Perhaps those three bands are the best what's going on with Louisville Jazz. Consider: combined, they have released seven CDs, counting the two the Ron Hayden Group did with other performers. One of which was the spellbinding DisArmageddon, a jazz-opera penned by Jak Son Renfro released last autumn. From what I know, it received little attention and support from the jazz community. Too hard to swallow? Too estranged from the mainstream? Messy and disturbing? Thoughtful and passionate? "Yes" to all of the above.
Meanwhile, the Java Men have toured the Midwest and Northeast, plus they were part of the Louisiana Music-New Orleans Pride Music Conference in late April. Splatch has worked to refine its sound and to fit itself into a number of unique venues. All three bands are working hard on their exposure and paying careful attention to their music. One payoff was being part of City Stage, where people who wouldn't normally see them in their regular nighttime venues got their chance to experience them. Other payoffs will be big.
At the same time, I'm not forgetting the number of nationally-known clinics and workshops that come to town every year, nor am I forgetting Jazz Week at the University of Louisville or the acts the Louisville Jazz Society has for its First Monday series, or the Jazz Cabaret Series at the Kentucky Center for the Arts.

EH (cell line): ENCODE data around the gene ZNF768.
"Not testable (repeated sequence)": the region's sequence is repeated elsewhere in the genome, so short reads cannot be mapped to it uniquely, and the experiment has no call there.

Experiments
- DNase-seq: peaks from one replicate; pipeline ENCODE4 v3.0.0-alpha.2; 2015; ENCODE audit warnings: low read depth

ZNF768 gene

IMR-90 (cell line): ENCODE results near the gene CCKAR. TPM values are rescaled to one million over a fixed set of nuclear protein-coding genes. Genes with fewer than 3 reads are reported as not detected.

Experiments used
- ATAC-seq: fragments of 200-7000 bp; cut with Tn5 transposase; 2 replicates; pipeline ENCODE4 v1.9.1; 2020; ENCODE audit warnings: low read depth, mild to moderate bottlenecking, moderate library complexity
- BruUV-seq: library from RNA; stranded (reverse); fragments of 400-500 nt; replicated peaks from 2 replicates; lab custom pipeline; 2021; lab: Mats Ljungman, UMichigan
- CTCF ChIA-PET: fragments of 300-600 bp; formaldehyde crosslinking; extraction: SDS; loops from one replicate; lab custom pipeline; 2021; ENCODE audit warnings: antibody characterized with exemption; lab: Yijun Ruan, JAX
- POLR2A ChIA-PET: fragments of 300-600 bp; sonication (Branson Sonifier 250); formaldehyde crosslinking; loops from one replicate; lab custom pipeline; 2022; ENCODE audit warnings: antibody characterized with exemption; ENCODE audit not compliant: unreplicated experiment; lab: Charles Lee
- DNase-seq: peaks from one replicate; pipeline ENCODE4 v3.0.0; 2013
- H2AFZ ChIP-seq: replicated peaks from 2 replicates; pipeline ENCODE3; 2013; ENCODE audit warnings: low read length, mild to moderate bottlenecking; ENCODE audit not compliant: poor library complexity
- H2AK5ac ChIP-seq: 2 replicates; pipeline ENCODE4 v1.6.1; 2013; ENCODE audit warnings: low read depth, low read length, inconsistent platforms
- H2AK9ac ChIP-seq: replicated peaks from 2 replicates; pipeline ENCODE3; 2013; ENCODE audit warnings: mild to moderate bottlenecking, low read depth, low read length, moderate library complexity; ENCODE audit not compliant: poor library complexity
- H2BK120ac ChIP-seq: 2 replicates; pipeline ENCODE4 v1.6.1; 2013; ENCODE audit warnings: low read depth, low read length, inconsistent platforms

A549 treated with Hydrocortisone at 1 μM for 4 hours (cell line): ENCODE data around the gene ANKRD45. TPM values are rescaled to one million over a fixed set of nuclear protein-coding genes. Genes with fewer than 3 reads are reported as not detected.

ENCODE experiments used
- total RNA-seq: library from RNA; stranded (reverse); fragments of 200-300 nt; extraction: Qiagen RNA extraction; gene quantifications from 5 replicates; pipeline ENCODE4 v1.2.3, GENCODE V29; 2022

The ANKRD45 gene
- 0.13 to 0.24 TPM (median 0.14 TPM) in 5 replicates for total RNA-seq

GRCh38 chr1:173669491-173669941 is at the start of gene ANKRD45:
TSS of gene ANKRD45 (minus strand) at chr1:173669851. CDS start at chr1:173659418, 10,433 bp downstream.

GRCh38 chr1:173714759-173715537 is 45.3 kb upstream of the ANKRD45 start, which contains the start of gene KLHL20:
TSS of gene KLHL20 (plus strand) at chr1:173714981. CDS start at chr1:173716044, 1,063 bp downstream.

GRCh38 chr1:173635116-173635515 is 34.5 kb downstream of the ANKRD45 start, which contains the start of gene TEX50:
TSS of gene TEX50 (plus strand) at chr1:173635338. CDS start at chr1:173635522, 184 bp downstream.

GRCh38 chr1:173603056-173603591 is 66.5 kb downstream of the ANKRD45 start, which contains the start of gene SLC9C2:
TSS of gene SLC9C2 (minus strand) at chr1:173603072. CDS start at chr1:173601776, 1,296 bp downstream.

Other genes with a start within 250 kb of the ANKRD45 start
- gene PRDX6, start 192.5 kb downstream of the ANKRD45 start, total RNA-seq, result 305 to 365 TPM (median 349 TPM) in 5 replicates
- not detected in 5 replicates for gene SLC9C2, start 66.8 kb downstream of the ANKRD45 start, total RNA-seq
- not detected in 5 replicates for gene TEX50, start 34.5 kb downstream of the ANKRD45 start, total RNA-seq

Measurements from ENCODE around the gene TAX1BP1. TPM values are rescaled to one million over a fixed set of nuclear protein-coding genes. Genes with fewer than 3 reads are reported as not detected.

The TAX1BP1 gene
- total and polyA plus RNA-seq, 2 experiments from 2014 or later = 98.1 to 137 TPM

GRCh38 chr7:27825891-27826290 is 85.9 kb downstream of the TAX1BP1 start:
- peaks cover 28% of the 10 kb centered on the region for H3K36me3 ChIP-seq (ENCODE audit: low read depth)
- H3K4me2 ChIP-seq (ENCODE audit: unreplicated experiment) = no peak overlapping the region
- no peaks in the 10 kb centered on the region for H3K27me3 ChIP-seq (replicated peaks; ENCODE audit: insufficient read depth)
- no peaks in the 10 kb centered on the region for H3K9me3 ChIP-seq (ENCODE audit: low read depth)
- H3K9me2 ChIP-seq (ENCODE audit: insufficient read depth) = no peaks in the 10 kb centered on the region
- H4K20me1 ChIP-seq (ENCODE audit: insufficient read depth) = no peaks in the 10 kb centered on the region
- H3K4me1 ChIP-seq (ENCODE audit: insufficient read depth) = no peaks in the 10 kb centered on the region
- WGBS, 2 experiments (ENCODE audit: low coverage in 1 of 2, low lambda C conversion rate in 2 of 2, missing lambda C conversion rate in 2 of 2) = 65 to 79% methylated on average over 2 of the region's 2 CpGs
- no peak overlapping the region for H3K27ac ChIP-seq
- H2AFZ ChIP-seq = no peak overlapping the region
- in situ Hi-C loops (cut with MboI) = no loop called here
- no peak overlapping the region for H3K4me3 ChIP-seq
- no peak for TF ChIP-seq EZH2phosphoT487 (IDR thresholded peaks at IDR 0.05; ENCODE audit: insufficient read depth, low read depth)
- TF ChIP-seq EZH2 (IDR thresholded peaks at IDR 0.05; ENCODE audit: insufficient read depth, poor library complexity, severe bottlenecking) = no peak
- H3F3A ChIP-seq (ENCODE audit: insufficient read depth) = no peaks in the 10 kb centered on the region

With some exceptions, though, most of the acts booked for First Monday and Jazz Cabaret play the more traditional types of jazz: standards and be-bop selections. Could they bring in more acts that don't play conventional lounge-style jazz? Provide more of a balance of styles? Would more people attend? Would a different audience attend?
More to the point: are we neglecting the most exciting aspects of Louisville Jazz? Are we entrenched in the safety of conventionality? Are we relying too much on our staid audiences and afraid to try something new? Hold your responses to those questions (if you have them) for now.
Other issues: One complaint I've heard that's been accepted as fact is that there's not an audience for jazz in the city. In a town where country music radio rules, that might be true at face value. But I saw Pat Metheny pack The Palace Theater. Jazz and crossover acts appear to sold-out houses at the Lonesome Pine Special. Two Jazz Cabaret shows I saw were both full. Even in the traditional venues around town, there have been nights where I've lost my seat after getting up to get something at the bar. So the audience is there. It may not be consistent, but it's there.
The only major exception is the Joshua Redman performance that was cancelled because of a lack of ticket sales. Score that in the underpromoted column and move on.
Not many venues in Louisville support or even want jazz. You could count them on both hands. The ones that do have regular jazz acts are booked solid. Would more jazz venues be a solution? Maybe we'll have more if Alderman Allison's declaration goes through.
I've thrown out a few issues here and I'm running out of space. What I'd like now are your responses. Am I off the beam? Have I missed anything? What are your concerns as a jazz musician or supporter? You can send your responses by e-mail to email@example.com, or mail them to me in care of the LMN. You'll find the address on page 2.
I know we have the talent in this city to make Louisville Jazz an essential, exciting component of Louisville Music. Now. . .how do we do it?